The first step to a successful business is starting. Form an entity- whether a Limited Liability (“LLC”), S, or C Corporation each one provides a layer of protection for you. No one wants their personal assets (car, house, retirement, or bank account) to be available for other people to take. However, an LLC is frequently thought of as entirely different than a corporation.
The first thing is, no matter which entity you have created a Corporate Binder. You can buy them on Amazon (https://www.amazon.com/Corporate-Kit-Black-Slipcase-Certificates/dp/B0784YY2ZK/ref=sr_1_5?dchild=1&keywords=corporate+binder&qid=1589312316&rnid=2470954011&sr=8-5) or Office Depot, or just grab a three-ring binder, some dividers and create your own. The Corporate Binder is not a magic tool to convince anyone that you do have a valid legal entity, but it’s a start. It’s a start because it should help you to remember that you do have a separate entity and hopefully also act as a reminder for you to fill in each tab of the binder. It creates a physical reminder for you to follow the formalities.
Second, keep separate bank accounts. I know this seems silly when you are the only owner and the only one responsible, but keeping the accounts separate is the most significant way to show that your legal entity is separate from your personal being. Co-mingling (this is a term used a lot in law school, but is it a normal word? I’m not sure…) of funds or treatment of the work bank account as a personal one can allow a court to disregard your formation and make you personally liable. The reverse is also true; you do not want to be paying company expenses with your personal bank account. As much as possible, keep the accounts, payments, and expenses separate.
Third, hold meetings. If you are an Inc. entity (S Corp. or C Corp.), you should be holding annual board meetings. These meetings do not need to be lengthy; in fact, most of these meetings do not need to be longer than 15/20 minutes. When I worked at a big firm managing various entities, part of my job was to put together a meeting agenda and make sure that the annual meetings occurred each year. Most corporate bylaws set notification requirements for annual meetings. If Notice of the annual meeting is not sent out within the specified time window, a waiver of that Notice also needs to be executed by the shareholders. The Agenda and Minutes from the meeting both need to be filed in the corporate binder as records that the entity was honored and observed.
Fourth, follow the guidelines set up in the bylaws, articles of incorporation, and operating agreements. These documents set out specific procedures for large purchases and other procedural guidelines. When typing these “rules” out, it seems so silly. However, the problem is that people follow the legal advice at the beginning and form an entity. But then, they don’t consult attorneys during some day-to-day operations or contract negotiations. Make sure that when you are signing contracts, sign in your capacity to the organization. Do not forget that if you are endorsing something, it is on behalf of the company. Always include your title with your signature to indicate that you are not signing it individually. This is when they might not know or be aware of the requirements they initially agreed to in their formation documents. As much as having an entity is essential, so is knowing what is in your formation documents. Know what you agreed to so you can follow it.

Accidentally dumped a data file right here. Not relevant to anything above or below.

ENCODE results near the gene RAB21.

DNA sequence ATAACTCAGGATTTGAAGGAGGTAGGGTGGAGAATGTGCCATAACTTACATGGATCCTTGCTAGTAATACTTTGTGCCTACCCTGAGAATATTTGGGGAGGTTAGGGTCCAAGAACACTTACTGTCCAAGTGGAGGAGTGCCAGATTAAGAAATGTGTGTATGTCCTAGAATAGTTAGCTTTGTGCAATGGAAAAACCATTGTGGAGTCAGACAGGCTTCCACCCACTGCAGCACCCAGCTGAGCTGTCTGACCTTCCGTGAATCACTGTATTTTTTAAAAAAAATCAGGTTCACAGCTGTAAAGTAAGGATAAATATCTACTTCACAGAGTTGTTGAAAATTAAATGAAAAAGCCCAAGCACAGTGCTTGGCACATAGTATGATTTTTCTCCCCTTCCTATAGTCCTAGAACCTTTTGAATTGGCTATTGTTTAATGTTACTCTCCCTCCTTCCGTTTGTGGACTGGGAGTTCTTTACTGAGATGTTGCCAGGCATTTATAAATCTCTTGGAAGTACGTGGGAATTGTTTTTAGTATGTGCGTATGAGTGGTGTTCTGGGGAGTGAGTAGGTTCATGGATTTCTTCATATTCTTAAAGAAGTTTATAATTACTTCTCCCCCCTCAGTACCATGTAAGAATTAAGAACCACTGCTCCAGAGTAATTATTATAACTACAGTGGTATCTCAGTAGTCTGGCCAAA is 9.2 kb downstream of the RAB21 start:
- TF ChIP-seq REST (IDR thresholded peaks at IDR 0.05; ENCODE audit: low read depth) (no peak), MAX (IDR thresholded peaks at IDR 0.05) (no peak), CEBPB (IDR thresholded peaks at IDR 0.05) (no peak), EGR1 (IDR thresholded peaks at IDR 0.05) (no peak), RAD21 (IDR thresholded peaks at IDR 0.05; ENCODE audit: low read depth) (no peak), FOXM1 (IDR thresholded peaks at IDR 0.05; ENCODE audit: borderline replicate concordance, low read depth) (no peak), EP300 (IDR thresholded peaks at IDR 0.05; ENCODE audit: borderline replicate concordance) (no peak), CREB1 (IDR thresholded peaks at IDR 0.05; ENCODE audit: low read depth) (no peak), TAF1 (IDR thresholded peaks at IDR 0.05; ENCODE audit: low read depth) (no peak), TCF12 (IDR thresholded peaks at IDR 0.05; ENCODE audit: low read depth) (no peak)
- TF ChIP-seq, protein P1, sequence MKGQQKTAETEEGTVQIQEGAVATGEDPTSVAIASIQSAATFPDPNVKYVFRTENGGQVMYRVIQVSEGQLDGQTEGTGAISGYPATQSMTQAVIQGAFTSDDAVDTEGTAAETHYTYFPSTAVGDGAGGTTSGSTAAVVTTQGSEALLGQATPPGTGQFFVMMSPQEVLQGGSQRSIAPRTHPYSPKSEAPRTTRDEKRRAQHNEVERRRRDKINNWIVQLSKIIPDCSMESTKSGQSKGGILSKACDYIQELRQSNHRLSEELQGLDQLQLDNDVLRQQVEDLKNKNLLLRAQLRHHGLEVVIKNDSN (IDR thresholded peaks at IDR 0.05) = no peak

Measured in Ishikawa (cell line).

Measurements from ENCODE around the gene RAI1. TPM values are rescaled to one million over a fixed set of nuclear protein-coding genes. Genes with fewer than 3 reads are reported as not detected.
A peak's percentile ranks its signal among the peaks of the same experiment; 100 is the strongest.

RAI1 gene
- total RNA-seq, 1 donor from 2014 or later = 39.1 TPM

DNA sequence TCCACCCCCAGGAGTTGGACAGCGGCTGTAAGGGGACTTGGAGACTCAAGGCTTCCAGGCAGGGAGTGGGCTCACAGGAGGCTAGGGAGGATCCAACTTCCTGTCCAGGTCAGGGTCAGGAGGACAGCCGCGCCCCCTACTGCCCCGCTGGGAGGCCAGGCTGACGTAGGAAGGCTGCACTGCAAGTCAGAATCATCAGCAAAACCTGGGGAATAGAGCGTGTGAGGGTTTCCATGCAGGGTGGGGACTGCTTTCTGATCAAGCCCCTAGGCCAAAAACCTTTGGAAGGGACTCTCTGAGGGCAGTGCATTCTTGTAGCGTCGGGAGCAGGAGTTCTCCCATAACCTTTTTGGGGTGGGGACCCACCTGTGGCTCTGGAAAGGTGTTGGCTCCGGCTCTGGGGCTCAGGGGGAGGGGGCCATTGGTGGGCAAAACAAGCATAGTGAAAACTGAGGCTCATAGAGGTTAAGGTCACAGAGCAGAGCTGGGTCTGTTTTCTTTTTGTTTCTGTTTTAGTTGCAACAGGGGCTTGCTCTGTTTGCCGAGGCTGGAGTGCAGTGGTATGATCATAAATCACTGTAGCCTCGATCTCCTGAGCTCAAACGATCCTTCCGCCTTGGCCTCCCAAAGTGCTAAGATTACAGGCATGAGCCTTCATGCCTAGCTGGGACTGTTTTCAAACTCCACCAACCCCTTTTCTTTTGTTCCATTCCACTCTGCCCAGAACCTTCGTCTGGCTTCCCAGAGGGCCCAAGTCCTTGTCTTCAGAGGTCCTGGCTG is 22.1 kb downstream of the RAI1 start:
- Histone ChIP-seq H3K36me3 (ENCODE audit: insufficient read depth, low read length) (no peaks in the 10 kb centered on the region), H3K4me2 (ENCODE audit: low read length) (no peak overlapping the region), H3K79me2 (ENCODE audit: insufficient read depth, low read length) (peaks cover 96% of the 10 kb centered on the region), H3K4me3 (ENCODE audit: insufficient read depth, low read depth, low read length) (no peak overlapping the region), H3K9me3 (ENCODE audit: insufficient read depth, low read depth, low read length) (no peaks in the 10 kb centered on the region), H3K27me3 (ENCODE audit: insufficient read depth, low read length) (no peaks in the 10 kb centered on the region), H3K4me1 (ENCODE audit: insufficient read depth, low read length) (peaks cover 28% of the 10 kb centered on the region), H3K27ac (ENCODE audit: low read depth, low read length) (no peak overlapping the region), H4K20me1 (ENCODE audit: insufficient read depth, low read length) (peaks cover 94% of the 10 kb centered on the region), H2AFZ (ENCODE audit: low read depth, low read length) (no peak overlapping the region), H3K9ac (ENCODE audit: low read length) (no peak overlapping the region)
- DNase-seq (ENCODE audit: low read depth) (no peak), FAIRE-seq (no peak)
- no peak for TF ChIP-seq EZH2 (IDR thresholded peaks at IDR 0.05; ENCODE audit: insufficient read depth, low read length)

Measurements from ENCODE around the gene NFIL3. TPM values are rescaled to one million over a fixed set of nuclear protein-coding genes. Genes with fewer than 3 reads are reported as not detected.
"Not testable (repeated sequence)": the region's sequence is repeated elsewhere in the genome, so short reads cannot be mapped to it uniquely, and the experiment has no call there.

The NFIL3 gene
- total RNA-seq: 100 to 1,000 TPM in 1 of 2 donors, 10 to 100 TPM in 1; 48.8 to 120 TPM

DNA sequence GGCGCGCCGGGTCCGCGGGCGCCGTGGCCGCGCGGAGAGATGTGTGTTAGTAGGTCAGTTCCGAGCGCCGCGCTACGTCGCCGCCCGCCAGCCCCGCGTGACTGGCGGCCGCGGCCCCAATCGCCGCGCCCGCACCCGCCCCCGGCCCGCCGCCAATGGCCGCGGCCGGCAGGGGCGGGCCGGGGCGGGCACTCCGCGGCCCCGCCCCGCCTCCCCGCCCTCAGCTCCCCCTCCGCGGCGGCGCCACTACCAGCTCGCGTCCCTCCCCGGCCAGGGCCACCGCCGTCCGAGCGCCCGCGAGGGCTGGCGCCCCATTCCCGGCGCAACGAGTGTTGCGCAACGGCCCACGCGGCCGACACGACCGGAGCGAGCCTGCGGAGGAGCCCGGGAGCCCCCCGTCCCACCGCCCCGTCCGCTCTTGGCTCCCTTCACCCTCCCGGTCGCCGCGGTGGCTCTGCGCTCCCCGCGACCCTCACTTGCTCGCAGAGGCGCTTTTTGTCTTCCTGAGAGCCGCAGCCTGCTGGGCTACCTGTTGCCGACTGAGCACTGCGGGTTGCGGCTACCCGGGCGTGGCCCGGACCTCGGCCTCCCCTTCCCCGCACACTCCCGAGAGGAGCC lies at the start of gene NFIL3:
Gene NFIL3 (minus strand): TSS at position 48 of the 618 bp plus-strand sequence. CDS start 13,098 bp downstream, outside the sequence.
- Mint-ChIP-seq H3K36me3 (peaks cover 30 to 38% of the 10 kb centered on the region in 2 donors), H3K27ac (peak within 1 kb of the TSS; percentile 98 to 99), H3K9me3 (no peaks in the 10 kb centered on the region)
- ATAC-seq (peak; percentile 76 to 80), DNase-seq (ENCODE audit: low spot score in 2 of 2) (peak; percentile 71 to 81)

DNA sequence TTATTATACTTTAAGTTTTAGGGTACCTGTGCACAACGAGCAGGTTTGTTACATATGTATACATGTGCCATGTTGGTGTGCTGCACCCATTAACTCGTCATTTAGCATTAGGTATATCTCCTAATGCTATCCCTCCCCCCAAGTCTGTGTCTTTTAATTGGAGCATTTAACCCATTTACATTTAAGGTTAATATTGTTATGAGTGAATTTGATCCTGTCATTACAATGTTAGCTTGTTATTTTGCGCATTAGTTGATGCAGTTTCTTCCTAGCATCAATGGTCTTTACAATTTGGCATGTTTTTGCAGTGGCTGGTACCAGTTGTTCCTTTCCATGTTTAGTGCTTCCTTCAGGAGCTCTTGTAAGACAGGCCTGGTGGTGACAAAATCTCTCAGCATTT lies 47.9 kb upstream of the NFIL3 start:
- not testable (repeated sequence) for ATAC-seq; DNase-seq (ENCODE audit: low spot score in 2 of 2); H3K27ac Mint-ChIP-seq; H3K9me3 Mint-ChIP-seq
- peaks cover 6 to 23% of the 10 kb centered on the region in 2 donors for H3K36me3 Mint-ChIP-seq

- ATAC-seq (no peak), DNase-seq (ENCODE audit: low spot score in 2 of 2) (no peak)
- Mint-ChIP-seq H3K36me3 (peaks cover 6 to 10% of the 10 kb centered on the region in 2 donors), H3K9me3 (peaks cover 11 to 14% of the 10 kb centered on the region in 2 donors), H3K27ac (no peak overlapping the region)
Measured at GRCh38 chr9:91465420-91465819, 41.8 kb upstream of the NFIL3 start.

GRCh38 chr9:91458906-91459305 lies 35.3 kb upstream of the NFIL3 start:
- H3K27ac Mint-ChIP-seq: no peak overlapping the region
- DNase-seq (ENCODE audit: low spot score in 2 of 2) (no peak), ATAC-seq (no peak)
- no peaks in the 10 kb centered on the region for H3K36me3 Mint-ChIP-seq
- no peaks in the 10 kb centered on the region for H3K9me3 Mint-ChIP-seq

Fifth, but not least, do not forget that you have fiduciary duties to the company. Fiduciary duties mean that, as an officer or member of the organization, you cannot use the information gained in your official capacity for your personal gain. Failing to observe the fiduciary duties is what led people to be in trouble for insider trading. You know, those people who bought a lot of shares just before a merger is announced publicly? Or those individuals who see right before the quarterly profits are announced when they are so much lower than anticipated. Fiduciary duties include those of loyalty (no working for competing companies) and no taking an opportunity presented to the company and doing it individually.
Mostly, all these formalities are in place to protect both you as the owner and those you work with. Although each state has its tests about “piercing the corporate veil” (the term used when you as the shareholder/member are held personally liable), Utah’s test for piercing the corporate veil is a pretty straightforward two-part test. The test is 1. Whether there is a unity of person and 2. Would it be fraudulent not to pierce the veil. All of these corporate formalities discussed will help make a court less likely to hold you personally liable and, therefore, are worth the extra time and attention.